The Cheltenham Center, a Prince George's County school for emotionally disturbed children, was forced to close down for a day yesterday as fumigators attempted to rid the school and its gym of an infestation of bird lice.
The 40 children who board at the center - the only one of its type in Maryland - were kept in their dormitory rooms where teachers tutored them. The school's 40 day pupils stayed home while authorities tried to correct the latest in a series of health problems at the special education facility.
"Some of our residents and staff are terrified about the lice," said Sarah Holloway, residential coordinator at the facility, which is located on the grounds of Boy's Village, a juvenile corrections institution in Cheltenham.
"It's been a frightening experience for everyone," she added. "Last week we washed the kids and sprayed them with disinfectant."
The lice, which officials believe were the legacy of an earlier problem the school had with pigeons, are the most serious of a series of difficulties school officials have had with pests.
In the 3 1/2 years since the program opened, the 19-year-old school building has been invaded numerous times by rats, mice, pigeons and roaches, school officials said yesterday.
The Cheltenham program was started as a joint effort of the state Department of Health and Mental Hygiene and the Prince George's County school board to serve emotionally disturbed children in Prince George's and Charles, Calvert and St. Mary's counties.
But since the center opened, state and county officials have carried on a continual argument over who is recurrent problems with pests, and a variety of other maintenance problems.
Staff psychologist Stan Greenberg said that, aside from the center's recent difficulties in keeping the children free of lice, no injuries or illnesses have resulted from the center's problems.
Stanley Platman, assistant state secretary for mental health and addictions said yesterday that the state was doing everything it could for the Cheltehham program. "The buildings are old. They're really outdated. We're aware of these problems. There's an ongoing effort to do reasonable renovation and put it our capital budget a request for a new facility."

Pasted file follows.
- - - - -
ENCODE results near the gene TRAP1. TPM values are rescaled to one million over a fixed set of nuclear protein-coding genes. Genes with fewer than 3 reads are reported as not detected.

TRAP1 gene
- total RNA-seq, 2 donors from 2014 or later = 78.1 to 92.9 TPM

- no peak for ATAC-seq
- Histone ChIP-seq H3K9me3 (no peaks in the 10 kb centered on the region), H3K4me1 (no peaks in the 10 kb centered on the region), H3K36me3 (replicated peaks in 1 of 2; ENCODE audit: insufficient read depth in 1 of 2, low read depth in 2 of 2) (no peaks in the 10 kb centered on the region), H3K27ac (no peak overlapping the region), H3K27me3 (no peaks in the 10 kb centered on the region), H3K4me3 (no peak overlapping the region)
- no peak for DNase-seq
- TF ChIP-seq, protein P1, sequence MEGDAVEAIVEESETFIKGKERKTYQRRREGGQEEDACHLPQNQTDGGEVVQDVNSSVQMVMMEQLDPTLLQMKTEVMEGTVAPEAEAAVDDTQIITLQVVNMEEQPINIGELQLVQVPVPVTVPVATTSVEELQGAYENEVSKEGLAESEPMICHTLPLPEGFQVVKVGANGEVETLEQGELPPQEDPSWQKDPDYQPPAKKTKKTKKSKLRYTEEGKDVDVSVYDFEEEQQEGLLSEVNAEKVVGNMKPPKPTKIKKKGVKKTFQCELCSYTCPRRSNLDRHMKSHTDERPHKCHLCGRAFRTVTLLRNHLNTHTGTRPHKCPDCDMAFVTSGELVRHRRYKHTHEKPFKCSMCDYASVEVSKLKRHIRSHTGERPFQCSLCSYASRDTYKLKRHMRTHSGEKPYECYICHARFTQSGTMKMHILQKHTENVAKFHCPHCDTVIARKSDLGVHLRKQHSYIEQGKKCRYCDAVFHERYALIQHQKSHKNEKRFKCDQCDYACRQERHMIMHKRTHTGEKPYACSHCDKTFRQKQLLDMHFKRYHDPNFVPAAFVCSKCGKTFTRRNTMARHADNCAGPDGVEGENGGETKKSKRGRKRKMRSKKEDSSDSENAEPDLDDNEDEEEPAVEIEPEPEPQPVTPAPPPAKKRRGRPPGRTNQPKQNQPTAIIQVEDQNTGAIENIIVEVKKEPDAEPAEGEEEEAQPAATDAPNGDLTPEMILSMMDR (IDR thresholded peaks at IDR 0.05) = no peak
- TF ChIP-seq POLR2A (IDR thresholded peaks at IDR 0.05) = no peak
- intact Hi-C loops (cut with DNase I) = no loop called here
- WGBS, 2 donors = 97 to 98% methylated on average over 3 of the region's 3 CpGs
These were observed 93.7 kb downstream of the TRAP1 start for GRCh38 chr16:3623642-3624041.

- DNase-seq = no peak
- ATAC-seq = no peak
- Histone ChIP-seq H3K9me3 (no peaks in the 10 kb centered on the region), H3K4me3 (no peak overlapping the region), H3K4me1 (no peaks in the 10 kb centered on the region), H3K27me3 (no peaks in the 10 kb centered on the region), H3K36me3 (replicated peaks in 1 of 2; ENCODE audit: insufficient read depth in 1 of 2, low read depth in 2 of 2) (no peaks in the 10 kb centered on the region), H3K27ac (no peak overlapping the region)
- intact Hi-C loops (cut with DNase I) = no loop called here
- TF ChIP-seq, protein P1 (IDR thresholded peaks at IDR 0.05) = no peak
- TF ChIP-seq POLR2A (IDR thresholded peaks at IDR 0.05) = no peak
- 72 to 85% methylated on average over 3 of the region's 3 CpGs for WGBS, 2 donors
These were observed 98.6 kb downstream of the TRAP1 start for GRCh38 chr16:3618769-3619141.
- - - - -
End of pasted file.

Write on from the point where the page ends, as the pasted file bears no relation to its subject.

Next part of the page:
State officials also note that $20,000 has been promised for a study of Cheltenham. And they attribute much of the damage at the school to the students, many of whom have been sent there for "acting out."
"We're seeing a different population of students," said Harold Johnson, superintendent of the state funded Boys Village, whose facilities the Cheltenham Center is using "They're emotionally disturbed. They have a tendency to be destructive."
A tour yesterday of the just-fumigated school, set in a landscape of fields and woods, revealed
Four backed-up filthy toilets - two located adjacent to classrooms, two adjoining "time-out" rooms for disruptive students.
Pigeons in the rafters of the school gym. The birds, responsible for bringing in lice, fly in through air spaces under the eaves. Their dropings, visible on light fixtures and rafters above the littered floor, serve as breeding grounds for lice.
Holes in hall ceilings, revealing pipes and insulation.
Broken latches on classroom windows, allowing any intruder in, and numerous fire violations, such as glass doors without mesh screens.
Staff psychologist Greenberg produced a list of some 130 repair work-orders, written since March 1, Roughly half - such as exposed electrical wiring in time-out rooms - had been completed, Greenberg says. Other orders, such as the backed-up toilets, had not.
Yesterday's bird-lice kill is not the first time pigeons have brought trouble to Cheltenham. Greenberg and center director Hank Gromada said that last winter, pigeons roosted above a hallway duct, leaving feathers and droppings to greet staff and students in the hall in the morning. An ensuing fumigation left two dozen dead birds littering the lawn around the school building.
"These buildings are horrible," says JoAnn Bell, a Prince George's County school board member who chairs Cheltenham's 10-member board of directors. "I was sitting at an evaluation meeting (in the school library) while a mouse ran across phone wire in the room. A water fountain broke down, and they took it out and said, "It doesn't leak anymore.'"
Director Gromada says part of the problem is that there is no licensing requirement for the school building, although there is one for the two residential cottages that house the 40 resident students. Gromada says the state mental health department has earmarked $100,000 to bring the two cottages up to state standards.
Watching the pigeons flutter and screech about the gym rafters yesterday, Gromada said school would reopen today. The gym will remain closed at least until the rafters are cleaned.
"The school system's problem is that if you take them (state officials) to court to fix the building," Bell said yesterday, "is what if they close it down? What do you do with the children?"